WASHINGTON — Americans are becoming less supportive of punishing Russia for launching its invasion of Ukraine if it comes at the expense of the U.S. economy, a sign of rising anxiety over inflation and other challenges, according to a new poll.
While broad support for U.S. sanctions has not faltered, the balance of opinion on prioritizing sanctions over the economy has shifted, according to the poll from The Associated Press-NORC Center for Public Affairs Research. Now 45% of U.S. adults say the nation’s bigger priority should be sanctioning Russia as effectively as possible, while slightly more — 51% — say it should be limiting damage to the U.S. economy.
In April, those figures were exactly reversed. In March, shortly after Russia attacked Ukraine, a clear majority — 55% — said the bigger priority should be sanctioning Russia as effectively as possible.
The poll shows wide majorities of U.S. adults continue to favor imposing sanctions on Russia, banning oil imported from Russia and providing weapons to Ukraine. And most U.S. adults continue to say the U.S. should have a role in the war between Russia and Ukraine: 32% say the U.S. should have a major role in the conflict, while 49% say it should have a minor role.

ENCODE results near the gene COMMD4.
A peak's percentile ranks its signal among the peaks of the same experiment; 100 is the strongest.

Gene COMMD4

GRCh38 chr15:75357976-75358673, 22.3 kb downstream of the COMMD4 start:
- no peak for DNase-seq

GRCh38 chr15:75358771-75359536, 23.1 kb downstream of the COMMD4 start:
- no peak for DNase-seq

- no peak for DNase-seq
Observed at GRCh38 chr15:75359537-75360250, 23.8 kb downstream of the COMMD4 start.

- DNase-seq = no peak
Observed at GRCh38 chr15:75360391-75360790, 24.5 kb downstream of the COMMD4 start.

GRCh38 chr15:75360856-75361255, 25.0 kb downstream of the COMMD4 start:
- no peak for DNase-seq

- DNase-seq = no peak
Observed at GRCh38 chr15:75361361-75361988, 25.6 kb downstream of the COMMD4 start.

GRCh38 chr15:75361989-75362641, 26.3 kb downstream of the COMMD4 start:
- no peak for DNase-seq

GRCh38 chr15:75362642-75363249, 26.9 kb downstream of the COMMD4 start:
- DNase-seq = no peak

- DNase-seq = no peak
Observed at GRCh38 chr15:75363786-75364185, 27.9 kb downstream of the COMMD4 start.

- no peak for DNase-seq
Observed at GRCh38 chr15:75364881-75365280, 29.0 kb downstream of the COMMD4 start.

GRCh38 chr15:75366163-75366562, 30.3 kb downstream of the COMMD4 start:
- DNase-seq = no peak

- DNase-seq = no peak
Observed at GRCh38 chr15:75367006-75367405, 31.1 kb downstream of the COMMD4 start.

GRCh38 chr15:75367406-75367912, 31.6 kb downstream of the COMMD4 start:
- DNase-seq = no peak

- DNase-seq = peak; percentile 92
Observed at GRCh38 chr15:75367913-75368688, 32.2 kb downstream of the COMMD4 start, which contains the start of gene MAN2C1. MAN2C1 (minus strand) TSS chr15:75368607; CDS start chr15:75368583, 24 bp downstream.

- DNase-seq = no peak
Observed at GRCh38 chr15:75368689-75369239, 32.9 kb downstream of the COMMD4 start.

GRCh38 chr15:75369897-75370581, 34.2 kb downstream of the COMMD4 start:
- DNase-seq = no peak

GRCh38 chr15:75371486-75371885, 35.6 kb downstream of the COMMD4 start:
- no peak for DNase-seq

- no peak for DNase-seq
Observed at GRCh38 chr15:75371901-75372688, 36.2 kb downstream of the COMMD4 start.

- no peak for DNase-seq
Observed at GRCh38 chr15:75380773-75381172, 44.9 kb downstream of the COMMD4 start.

Shantha Bunyan, a 43-year-old from Loveland, Colorado, said she still supports Biden and believes he’s performed better than former President Donald Trump. She’s heard jokes that the most expensive place to visit in town is the local gas station. But Bunyan, who spent years traveling abroad before the pandemic began and lived for a month in Moscow, said she believes the U.S. has to continue to sacrifice to support Ukraine’s resistance.
But Jackie Perry, a 62-year-old from Centre, Alabama, said while she sympathized with Ukrainians and believes Russia was unjustified in launching its invasion, the White House needed to focus more on the economy. She has had to cut back on driving because gas is too expensive.